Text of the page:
Take a rough example where 450 units are used over a quarter, with a 10% rate increase halfway through when 225 units have been used.

    Primary rate =23p secondary rate = 9p
    No increase:
    quarterly bill = 225x 23p = 51.75 + 225 x 9p = 20.25
    Grand Total of £72
    If the price increases by 10% after the 225 units threshold has been used:
    Quarterly bill = 225x 23p = 51.75 + 225 x 9.9p = 22.27
    Grand Total of £74.02
    But by E.on's method:
    Increase 10% after 225 units used
    Quarterly bill = 112.5 x 23p = 25.87 + 112.5 x 9p = £36
    PLUS 112.5 x 25.3p = 28.46 + 112.5 x 9.9p = 11.14 = £39.60
    Grand total of 75.60
    So instead of rising by £2.02 over half a qauarter, the bill goes up by £3.60

    I think my point about bills going up while prices come down was a fallacy though :-(
  • KimYeovil
    KimYeovil Posts: 6,156 Forumite
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    Orto keep-your-tongue-to-yourself,

    I thought Nbg and I said the same thing?

    The standing charge is there to pay for the entire quarter's standing charge. If the standing charge changes half way through, then the total standing charge changes.

    Have a [STRIKE]read[/STRIKE] skim of Direct Debacle's thread and then see if you still think that E•on are being unfair.
  • brysiewysie
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    As previously said you're not being ripped off. You are charged daily primary units of approx 2.5 per day. If your bills are 91 days apart you get charged 224 or 225 primary units, apportioned at the correct rate for any price increase or decrease. Everything else is at the secondary rate and again apportioned and pre and post price change rates.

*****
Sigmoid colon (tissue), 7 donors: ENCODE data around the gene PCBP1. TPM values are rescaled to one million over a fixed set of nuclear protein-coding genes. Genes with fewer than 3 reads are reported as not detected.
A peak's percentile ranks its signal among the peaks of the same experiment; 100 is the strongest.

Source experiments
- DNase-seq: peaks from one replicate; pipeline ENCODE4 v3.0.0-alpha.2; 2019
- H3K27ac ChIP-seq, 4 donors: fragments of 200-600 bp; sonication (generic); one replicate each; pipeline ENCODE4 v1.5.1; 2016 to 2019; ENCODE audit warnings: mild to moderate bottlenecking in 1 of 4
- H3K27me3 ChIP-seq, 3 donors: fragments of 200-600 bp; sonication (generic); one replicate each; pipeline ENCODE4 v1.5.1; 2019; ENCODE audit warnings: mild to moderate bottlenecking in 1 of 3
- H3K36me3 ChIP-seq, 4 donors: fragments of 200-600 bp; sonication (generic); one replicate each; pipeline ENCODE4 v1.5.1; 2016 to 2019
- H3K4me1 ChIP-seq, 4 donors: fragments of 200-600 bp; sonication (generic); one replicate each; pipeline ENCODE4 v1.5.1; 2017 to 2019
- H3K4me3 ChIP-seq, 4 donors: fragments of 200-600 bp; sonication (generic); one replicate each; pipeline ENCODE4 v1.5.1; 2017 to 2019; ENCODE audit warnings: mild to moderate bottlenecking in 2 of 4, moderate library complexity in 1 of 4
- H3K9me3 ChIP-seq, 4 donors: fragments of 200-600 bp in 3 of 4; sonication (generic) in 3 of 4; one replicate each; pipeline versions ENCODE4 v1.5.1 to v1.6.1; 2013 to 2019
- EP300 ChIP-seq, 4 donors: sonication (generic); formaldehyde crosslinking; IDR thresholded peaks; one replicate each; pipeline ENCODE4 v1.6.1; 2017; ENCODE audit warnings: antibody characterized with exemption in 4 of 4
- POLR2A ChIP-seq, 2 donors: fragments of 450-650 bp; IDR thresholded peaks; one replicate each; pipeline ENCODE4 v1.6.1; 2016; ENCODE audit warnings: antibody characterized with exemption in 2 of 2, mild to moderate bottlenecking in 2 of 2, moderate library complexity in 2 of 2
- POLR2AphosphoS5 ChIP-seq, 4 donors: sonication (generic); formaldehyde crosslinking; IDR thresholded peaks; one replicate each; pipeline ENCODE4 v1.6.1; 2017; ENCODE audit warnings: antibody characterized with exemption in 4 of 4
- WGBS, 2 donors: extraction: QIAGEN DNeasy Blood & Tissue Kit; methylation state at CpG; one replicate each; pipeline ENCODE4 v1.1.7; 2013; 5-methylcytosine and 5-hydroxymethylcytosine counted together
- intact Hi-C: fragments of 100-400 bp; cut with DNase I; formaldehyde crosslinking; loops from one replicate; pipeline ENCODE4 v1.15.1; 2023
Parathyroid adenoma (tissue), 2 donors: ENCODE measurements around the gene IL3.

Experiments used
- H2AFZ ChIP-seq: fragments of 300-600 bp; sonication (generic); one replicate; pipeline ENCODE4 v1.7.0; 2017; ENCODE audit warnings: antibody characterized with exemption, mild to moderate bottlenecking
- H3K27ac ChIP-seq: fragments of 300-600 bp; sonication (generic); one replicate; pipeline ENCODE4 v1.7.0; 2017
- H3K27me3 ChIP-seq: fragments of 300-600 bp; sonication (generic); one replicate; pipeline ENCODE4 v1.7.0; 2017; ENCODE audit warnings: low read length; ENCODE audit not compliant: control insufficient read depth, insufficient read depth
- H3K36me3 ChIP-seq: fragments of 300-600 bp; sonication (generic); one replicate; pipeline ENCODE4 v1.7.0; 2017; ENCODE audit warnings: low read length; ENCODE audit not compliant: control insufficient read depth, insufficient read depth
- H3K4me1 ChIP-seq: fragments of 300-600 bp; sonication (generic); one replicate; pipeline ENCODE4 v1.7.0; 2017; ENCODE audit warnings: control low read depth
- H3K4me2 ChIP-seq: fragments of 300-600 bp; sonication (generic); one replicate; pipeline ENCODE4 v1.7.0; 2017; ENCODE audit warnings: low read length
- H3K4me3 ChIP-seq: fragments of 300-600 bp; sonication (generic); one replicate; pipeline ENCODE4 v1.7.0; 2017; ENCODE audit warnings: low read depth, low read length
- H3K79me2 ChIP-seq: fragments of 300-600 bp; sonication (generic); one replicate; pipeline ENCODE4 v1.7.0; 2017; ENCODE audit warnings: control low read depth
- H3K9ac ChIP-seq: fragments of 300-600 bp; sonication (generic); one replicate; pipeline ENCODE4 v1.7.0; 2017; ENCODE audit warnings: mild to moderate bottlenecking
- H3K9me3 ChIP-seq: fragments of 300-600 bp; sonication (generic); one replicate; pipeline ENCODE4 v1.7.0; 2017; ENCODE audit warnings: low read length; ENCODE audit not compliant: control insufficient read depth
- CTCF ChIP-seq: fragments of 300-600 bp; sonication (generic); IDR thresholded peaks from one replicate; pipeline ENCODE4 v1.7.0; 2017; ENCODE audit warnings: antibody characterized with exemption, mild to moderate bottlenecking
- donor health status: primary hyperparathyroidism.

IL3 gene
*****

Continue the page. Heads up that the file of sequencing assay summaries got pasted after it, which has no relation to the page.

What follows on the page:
• Cardew
    Cardew Posts: 29,038 Forumite
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    Another way of looking at the situation is to consider what happened before the tier1/tier2 tariff structure was introduced.

    We all paid a daily standing charge of xxp and one flat rate for all electricity and indeed there are still tariffs that retain that structure.

    So if the daily standing charge increased from, say, 20p to 22p after 45days of a 90 day quarter you would expect to pay an increased standing charge in that quarter of £18.90 instead of £18.

    As explained above that is exactly what has happened in your case with the increase in standing charge applied to a Tier1/tier2 charging structure.

    Incidentally 'quarterly' bills are never for an exact quarter(91.25 days!!), so if you got a bill covering 100 days you would be charged for 246 tier 1 units.
  • ortolickus
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    Thanks for the replies. It seems i got the maths about right or someone would have pointed it out.

    So it boils down as to whether the threshold (it's not a 'standing charge') is a daily or quarterly apportionment. On my corespondence from E.on it refers to a "quarterly" threshold, not a "daily" threshold, so i still believe that any price increase applied after i've reached that threshold during a quarter should be at the secondary rate.